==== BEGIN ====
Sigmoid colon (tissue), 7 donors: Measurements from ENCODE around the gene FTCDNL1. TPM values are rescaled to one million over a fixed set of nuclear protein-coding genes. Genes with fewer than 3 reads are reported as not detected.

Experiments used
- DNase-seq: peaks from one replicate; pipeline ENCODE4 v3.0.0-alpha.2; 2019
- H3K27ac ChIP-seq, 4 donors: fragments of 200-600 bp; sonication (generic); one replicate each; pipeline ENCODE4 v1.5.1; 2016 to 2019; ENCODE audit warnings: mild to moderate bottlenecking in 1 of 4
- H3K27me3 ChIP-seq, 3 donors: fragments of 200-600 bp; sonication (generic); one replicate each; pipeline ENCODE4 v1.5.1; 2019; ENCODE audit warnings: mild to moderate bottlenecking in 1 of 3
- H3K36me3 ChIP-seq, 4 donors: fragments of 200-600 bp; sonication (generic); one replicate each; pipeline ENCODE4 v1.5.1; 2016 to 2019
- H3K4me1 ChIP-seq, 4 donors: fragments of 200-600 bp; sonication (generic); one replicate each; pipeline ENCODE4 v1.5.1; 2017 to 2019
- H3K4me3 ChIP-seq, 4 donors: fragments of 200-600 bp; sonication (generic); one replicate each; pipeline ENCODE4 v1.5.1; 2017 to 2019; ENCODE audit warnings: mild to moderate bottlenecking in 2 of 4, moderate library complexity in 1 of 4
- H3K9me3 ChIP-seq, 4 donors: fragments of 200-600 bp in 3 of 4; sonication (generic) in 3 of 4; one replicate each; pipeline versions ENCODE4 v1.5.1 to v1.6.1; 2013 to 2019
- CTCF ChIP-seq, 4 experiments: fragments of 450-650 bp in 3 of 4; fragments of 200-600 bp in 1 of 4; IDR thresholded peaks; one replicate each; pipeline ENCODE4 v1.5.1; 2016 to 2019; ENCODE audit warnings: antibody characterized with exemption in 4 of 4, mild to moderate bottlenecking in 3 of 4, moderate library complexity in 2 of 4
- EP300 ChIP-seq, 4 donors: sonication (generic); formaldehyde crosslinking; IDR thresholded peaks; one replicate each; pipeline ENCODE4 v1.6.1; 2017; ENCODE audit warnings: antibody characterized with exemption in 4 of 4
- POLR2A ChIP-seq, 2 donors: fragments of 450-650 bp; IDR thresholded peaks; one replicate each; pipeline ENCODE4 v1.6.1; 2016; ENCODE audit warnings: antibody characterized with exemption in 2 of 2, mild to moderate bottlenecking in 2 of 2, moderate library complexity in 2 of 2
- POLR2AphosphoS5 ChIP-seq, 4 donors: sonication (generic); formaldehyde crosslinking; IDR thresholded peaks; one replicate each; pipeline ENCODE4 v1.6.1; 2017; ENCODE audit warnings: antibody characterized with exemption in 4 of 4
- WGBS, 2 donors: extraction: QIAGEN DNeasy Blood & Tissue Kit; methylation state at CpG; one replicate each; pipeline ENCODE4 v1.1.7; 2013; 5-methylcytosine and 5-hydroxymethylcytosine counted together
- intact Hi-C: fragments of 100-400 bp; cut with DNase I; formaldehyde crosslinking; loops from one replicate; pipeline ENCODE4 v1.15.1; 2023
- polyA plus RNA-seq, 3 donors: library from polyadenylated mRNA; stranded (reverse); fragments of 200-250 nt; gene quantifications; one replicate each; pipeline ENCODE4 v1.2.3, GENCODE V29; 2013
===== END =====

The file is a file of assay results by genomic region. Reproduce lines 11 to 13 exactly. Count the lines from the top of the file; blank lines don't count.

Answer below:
- EP300 ChIP-seq, 4 donors: sonication (generic); formaldehyde crosslinking; IDR thresholded peaks; one replicate each; pipeline ENCODE4 v1.6.1; 2017; ENCODE audit warnings: antibody characterized with exemption in 4 of 4
- POLR2A ChIP-seq, 2 donors: fragments of 450-650 bp; IDR thresholded peaks; one replicate each; pipeline ENCODE4 v1.6.1; 2016; ENCODE audit warnings: antibody characterized with exemption in 2 of 2, mild to moderate bottlenecking in 2 of 2, moderate library complexity in 2 of 2
- POLR2AphosphoS5 ChIP-seq, 4 donors: sonication (generic); formaldehyde crosslinking; IDR thresholded peaks; one replicate each; pipeline ENCODE4 v1.6.1; 2017; ENCODE audit warnings: antibody characterized with exemption in 4 of 4